Lake hamana

Lake Hamana (浜名湖 Hamana-ko?) in Shizuoka Prefecture is Japan's tenth largest lake (by area). It spans the boundaries of the cities of Hamamatsu and Kosai.


The lake has an area of 65.0 km² and holds 0.35 km³ of water. Its circumference is 114 km. At its deepest point, the water is 16.6 m deep. The surface is at sea level.

Economic activity

Lake Hamana is a commercial source of cultivated Japanese eel, nori, oysters and Chinese soft-shelled turtles. Fishers take sea bass, whiting, and flounder, among others. The lake has been developed as a resort area, with boating as a feature.


In ancient times, Lake Hamana was a fresh-water lake. However, a great earthquake in 1498 altered the topography of the area. As a result, the water in the lake is now brackish.

The old name for this lake is Tohotsu-afumi (遠つ淡海?), which means "distant fresh-water lake" and later changed to Tōtōmi (遠江?). From the perspective of the capital in the Kinai, Tōtōmi is more distant than the other famous lake, Chikatsu-afumi or Ōmi (now Lake Biwa), the "nearby fresh-water lake." The name Tōtōmi was also used for a former province in which the lake is located (Tōtōmi Province).


This article incorporates material from the article 浜名湖 (Hamanako) in the Japanese World Heritage Encyclopedia, retrieved on December 11, 2007.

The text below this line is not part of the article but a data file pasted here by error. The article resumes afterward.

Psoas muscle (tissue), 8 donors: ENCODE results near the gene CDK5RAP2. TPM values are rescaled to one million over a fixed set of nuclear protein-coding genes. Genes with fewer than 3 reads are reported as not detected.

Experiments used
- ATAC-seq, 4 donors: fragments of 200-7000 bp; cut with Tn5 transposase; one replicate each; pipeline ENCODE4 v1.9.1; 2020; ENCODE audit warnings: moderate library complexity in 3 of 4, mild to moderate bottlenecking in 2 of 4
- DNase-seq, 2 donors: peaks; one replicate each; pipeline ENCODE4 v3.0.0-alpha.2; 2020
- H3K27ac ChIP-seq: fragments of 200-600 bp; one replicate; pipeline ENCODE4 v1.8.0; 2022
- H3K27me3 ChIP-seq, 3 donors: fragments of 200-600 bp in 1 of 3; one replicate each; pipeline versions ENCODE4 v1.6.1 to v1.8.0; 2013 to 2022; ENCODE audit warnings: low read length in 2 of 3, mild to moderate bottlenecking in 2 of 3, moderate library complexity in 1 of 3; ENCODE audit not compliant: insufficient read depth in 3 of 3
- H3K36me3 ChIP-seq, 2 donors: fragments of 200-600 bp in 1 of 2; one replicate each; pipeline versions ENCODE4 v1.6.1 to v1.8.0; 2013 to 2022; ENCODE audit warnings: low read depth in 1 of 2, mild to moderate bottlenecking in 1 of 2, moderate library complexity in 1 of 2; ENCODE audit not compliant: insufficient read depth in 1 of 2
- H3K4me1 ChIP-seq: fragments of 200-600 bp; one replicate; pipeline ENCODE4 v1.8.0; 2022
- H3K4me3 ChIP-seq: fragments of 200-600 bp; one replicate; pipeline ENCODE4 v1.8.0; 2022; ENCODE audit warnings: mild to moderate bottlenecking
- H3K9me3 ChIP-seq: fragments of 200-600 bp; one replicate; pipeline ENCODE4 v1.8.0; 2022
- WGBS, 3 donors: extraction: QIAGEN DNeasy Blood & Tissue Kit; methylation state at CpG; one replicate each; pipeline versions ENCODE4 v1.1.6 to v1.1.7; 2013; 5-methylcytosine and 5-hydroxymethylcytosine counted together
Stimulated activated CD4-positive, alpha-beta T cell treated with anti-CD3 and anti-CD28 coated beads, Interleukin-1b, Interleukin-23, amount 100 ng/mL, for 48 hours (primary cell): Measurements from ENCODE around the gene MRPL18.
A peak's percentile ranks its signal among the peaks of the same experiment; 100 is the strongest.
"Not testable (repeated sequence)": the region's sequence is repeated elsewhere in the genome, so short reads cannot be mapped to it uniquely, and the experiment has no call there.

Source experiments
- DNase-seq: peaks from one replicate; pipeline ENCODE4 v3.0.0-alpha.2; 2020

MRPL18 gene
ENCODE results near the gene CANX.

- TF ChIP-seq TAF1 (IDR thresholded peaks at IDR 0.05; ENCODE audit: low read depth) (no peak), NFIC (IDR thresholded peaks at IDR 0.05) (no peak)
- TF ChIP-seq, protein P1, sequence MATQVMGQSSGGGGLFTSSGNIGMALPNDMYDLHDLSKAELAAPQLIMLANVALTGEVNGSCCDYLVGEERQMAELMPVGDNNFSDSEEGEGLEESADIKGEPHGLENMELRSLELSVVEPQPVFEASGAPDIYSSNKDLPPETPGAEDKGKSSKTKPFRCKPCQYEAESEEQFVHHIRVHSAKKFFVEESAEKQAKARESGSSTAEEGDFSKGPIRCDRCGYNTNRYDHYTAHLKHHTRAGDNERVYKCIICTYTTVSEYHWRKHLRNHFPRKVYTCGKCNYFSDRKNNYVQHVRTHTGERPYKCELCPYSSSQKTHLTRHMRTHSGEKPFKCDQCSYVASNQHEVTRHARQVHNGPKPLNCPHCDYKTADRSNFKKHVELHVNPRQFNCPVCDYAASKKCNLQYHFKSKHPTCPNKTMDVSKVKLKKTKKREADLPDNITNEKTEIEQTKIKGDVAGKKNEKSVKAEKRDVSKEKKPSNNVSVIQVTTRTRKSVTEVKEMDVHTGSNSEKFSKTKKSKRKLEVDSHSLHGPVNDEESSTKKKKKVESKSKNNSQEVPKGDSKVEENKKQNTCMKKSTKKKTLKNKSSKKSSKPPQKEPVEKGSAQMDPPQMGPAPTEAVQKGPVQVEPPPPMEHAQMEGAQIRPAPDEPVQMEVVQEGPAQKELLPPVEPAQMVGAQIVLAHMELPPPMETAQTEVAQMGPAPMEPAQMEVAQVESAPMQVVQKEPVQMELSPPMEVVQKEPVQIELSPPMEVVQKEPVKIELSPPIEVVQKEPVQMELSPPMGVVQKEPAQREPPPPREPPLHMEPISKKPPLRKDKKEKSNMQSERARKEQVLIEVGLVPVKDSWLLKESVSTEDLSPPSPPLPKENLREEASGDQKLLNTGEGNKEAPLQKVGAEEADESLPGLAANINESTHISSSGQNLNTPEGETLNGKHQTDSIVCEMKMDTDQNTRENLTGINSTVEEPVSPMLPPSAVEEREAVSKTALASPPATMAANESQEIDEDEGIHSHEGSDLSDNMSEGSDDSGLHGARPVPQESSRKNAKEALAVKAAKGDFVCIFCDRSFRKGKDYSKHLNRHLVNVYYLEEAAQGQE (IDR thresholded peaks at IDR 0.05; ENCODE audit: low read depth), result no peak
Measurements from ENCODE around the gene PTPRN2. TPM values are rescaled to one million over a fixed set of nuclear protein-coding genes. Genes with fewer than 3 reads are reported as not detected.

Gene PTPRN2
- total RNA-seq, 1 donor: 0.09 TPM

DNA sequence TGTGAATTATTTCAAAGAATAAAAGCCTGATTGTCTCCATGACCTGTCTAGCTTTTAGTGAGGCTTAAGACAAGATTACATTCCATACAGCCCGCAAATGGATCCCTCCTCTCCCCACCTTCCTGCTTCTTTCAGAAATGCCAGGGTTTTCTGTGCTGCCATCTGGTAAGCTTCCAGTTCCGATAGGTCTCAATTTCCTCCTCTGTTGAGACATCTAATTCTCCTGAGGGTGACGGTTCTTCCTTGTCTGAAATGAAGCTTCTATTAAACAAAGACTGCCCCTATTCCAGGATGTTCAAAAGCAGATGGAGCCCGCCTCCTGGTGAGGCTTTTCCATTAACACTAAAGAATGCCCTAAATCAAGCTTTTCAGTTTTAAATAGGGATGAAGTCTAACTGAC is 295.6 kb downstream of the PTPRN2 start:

External links

  • (Japanese)Ministry of Land, Infrastructure and Transport (Japan)
  • (Japanese)KiB) (Hamanako Cycling Road), Ministry of Land, Infrastructure and Transport (Japan)
This article was sourced from Creative Commons Attribution-ShareAlike License; additional terms may apply. World Heritage Encyclopedia content is assembled from numerous content providers, Open Access Publishing, and in compliance with The Fair Access to Science and Technology Research Act (FASTR), Wikimedia Foundation, Inc., Public Library of Science, The Encyclopedia of Life, Open Book Publishers (OBP), PubMed, U.S. National Library of Medicine, National Center for Biotechnology Information, U.S. National Library of Medicine, National Institutes of Health (NIH), U.S. Department of Health & Human Services, and, which sources content from all federal, state, local, tribal, and territorial government publication portals (.gov, .mil, .edu). Funding for and content contributors is made possible from the U.S. Congress, E-Government Act of 2002.
Crowd sourced content that is contributed to World Heritage Encyclopedia is peer reviewed and edited by our editorial staff to ensure quality scholarly research articles.
By using this site, you agree to the Terms of Use and Privacy Policy. World Heritage Encyclopedia™ is a registered trademark of the World Public Library Association, a non-profit organization.